They loitered in the quiet paths of the campus. “Bright College Years” followed them from the singers at the library. If there’s any sentiment in man or woman the airs of a spring night in our midwestern country will call it out. The planets shone benignantly through the leaves of maple and elm; and the young grass was irregular, untouched as yet by the mower—as we like it best who love our Madison! A week-old moon hung in the sky—ample light for the first hay-ride of the season that is moving toward Water Babble to the strains of guitar and banjo and boy and girl voices. It’s unaccountable that there should be so much music in a sophomore—or maybe that’s a fraternity affair—Sigma Chi or Delta Tau or Deke. Or mayhap those lads wear a “Fiji” pin on their waistcoats; I seem to recall spring hay-rides as an expression of “Fiji” spirit in my own days at Madison, when I myself was that particular blithe Hellenist with the guitar, and scornful of all Barbarians!
Sylvia was a woman now. AEons stretched between to-night and that afternoon when she had opened the door for Harwood in Buckeye Lane. His chivalry had been deeply touched by Mrs. Owen’s disclosure at the bank, and subsequent reflection had not lightened the burden of her confidence. Such obscurities as existed in the first paragraph of the first page of Sylvia’s life’s record were dark enough in any circumstances, but the darkness was intensified by her singular isolation. The commission he had accepted in her behalf from Mrs. Owen carried a serious responsibility. These things he pondered as they walked together. He felt the pathos of her black gown; but she had rallied from the first shock of her sorrow, and met him in his key of badinage. She was tall—almost as tall as he; and in the combined moon- and star-light of the open spaces their eyes met easily.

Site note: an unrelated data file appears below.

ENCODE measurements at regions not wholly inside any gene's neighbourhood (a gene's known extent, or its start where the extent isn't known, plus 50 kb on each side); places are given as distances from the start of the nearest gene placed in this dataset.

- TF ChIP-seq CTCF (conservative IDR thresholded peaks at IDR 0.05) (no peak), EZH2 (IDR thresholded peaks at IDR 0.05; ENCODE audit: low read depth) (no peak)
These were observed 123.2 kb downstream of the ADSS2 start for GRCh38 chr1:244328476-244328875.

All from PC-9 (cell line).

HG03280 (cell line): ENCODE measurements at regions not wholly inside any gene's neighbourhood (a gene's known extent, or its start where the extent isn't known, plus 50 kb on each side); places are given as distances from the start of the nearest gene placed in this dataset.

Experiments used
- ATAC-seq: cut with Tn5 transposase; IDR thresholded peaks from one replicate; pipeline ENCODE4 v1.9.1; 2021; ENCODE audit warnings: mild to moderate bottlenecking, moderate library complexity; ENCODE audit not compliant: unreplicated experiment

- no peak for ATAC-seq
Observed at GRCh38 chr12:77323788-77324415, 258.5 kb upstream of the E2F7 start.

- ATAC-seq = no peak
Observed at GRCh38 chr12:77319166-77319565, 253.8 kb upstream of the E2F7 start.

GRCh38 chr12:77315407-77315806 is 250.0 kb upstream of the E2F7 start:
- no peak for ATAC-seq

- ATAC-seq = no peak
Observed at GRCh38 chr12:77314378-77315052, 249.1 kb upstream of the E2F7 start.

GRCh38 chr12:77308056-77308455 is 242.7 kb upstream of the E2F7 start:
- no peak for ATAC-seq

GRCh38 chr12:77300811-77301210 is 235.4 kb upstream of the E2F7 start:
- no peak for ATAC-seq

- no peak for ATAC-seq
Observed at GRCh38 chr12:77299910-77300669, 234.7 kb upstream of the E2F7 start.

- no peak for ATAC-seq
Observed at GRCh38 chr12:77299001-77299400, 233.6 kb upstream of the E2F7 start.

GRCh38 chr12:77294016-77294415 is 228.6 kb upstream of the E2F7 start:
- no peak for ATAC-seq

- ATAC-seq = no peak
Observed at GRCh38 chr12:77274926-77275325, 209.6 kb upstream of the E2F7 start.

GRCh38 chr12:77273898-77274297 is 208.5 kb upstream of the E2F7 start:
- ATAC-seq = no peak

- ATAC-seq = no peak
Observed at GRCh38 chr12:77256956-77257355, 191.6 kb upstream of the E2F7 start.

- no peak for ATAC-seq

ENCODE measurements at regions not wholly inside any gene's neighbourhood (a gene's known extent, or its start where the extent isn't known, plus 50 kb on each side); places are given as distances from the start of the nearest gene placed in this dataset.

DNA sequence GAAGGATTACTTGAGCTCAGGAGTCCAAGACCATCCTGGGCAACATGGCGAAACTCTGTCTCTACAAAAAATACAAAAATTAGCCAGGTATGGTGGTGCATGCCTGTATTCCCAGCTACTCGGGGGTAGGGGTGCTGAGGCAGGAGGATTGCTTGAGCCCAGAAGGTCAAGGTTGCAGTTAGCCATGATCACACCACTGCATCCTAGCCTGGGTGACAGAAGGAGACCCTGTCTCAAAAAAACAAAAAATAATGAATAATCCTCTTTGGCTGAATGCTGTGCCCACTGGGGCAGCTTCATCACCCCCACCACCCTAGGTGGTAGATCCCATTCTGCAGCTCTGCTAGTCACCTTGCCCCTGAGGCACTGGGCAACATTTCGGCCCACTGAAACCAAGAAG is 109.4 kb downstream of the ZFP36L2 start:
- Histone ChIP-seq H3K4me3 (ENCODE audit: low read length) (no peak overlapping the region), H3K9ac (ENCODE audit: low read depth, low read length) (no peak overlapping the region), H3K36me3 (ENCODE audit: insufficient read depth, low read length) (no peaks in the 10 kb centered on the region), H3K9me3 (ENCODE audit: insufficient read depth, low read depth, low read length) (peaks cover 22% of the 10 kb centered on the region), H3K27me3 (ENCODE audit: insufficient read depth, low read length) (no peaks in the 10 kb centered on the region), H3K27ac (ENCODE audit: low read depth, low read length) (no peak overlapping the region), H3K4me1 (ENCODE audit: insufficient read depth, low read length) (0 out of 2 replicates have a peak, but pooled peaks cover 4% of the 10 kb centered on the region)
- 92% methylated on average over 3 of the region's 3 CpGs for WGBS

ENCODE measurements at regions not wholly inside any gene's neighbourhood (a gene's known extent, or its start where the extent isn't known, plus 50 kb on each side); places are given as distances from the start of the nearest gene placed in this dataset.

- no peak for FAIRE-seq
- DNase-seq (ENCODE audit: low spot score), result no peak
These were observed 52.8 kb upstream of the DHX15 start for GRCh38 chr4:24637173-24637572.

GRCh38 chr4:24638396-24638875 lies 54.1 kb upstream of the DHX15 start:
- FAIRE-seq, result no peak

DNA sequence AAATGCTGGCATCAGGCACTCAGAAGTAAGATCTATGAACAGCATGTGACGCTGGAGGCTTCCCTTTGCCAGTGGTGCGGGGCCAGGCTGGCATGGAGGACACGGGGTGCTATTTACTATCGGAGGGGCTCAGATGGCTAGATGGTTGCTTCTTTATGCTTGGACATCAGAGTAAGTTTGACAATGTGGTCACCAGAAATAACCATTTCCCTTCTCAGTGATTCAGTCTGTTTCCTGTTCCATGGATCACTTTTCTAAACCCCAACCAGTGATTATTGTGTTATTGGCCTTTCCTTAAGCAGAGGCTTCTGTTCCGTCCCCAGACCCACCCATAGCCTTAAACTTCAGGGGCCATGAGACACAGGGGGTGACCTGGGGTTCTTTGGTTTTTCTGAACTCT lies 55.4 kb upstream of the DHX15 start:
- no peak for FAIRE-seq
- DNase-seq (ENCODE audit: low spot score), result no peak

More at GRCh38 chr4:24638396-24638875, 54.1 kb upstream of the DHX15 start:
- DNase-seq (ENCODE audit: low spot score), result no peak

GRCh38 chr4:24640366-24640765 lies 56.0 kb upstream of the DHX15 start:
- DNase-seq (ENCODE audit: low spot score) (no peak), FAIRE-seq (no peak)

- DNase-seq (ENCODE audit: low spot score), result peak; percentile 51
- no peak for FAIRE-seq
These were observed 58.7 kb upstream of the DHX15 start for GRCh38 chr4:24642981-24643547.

He was conscious to-night of the charm in Sylvia that he had felt first on the train that day they had sped through the Berkshires together. No other girl had ever appealed to him so strongly. It was not the charm of cleverness, for she was not clever in the usual sense; she said few bright, quotable things, though her humor was keen. She had carried into womanhood the good looks of her girlhood, and she was a person one looked at twice. Her eyes were fine and expressive, and they faced the world with an engaging candor. They had learned to laugh since we saw her first—college and contact with the world had done that for her. Her face was long, her nose a compromise of good models, her mouth a little large, but offering compensations when she smiled in her quick, responsive fashion. One must go deeper, Harwood reflected, for Sylvia’s charm, and it dawned upon him that it was in the girl’s self, born of an alert, clear-thinking mind and a kind and generous heart. Individuality, personality, were words with which he sought to characterize her; and as he struggled with terms, he found that she was carrying the burden of the talk.